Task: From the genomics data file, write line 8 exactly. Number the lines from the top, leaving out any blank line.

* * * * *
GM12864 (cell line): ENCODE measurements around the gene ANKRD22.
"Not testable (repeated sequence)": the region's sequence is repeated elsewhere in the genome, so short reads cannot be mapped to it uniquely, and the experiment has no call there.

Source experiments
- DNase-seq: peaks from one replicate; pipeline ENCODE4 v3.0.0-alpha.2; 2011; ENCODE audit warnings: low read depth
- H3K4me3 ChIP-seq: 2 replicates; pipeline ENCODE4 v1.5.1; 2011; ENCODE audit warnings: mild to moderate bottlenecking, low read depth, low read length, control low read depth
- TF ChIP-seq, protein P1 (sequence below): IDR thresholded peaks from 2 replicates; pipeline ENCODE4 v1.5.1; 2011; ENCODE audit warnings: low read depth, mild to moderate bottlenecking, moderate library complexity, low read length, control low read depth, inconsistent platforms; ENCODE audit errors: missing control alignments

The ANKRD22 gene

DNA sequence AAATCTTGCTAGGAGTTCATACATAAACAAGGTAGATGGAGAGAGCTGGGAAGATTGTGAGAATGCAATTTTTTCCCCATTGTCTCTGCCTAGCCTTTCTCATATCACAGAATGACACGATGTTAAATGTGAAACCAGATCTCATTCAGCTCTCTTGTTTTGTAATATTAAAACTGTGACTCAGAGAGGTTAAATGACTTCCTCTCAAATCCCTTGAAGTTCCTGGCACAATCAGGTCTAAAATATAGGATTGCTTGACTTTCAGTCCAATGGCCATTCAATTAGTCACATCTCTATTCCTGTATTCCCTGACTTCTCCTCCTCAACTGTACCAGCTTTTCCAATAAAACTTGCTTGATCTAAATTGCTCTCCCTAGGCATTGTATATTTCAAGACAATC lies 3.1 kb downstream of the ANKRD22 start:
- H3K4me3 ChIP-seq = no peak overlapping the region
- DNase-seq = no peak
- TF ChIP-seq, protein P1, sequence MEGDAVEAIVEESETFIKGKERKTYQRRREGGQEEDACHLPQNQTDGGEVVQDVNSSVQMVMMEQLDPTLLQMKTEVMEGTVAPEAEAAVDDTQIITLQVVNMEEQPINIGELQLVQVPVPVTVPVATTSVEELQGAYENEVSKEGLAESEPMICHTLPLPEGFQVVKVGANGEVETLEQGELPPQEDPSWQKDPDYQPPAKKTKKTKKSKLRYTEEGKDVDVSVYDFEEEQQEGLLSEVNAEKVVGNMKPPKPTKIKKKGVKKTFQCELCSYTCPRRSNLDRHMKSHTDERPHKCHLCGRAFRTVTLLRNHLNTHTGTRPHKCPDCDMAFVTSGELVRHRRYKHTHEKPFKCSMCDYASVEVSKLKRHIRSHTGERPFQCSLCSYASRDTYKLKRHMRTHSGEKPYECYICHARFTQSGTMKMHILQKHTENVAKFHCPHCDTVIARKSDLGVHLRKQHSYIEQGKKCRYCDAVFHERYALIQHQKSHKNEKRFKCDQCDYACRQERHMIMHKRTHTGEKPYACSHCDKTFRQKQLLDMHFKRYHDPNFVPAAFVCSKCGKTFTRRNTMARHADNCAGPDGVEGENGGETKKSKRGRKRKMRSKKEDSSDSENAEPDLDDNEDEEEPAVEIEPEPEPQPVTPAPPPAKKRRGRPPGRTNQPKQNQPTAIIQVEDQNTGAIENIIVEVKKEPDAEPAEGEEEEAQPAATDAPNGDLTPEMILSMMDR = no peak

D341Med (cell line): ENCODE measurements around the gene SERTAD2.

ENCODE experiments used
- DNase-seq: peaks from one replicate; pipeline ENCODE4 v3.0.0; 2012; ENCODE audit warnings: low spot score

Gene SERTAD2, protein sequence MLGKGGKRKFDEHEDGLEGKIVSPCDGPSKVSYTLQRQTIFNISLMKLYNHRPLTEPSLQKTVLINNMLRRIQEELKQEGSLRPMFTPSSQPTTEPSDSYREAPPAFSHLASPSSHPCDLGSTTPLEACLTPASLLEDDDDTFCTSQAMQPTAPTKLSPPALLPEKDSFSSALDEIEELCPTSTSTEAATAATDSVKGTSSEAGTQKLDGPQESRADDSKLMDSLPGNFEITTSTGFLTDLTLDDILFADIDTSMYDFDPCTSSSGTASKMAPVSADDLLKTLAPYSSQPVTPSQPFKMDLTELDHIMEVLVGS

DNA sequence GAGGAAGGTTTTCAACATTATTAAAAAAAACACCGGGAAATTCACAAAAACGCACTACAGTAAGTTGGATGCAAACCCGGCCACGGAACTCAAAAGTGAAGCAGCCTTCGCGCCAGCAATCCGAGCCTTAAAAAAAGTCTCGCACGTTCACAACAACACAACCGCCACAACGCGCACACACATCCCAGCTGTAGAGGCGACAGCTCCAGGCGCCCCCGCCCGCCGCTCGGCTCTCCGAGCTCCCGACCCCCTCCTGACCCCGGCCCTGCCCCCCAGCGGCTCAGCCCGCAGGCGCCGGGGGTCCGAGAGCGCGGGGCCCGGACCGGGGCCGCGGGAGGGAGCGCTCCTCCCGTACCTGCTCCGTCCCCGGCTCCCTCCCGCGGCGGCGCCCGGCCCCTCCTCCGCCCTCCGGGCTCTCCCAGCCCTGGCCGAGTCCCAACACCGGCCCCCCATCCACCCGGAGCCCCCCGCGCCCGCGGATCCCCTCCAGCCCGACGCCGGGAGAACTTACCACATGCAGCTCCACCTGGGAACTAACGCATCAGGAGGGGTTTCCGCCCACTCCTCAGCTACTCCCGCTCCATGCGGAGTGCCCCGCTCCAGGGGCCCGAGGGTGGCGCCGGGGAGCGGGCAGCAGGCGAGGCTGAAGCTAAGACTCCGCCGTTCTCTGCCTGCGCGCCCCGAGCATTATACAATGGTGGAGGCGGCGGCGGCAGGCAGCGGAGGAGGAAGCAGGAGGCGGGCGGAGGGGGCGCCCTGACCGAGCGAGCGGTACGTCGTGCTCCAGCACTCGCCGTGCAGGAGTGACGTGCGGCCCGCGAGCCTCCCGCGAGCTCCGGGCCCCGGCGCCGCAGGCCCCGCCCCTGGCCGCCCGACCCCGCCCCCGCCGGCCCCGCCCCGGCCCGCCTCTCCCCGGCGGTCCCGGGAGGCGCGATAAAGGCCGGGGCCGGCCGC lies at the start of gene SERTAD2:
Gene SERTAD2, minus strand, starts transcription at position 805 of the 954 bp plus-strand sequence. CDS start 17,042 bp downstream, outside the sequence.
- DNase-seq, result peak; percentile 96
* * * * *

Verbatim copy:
DNA sequence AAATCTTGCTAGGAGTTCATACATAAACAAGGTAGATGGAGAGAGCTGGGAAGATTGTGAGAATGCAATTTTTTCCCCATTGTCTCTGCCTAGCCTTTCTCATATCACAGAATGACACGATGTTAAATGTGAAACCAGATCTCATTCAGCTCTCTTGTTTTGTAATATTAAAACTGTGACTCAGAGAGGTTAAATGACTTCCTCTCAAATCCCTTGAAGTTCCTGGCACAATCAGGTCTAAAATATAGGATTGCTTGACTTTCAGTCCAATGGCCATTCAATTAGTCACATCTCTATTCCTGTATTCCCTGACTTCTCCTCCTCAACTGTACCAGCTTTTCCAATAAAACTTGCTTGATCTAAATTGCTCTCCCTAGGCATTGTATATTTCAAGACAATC lies 3.1 kb downstream of the ANKRD22 start: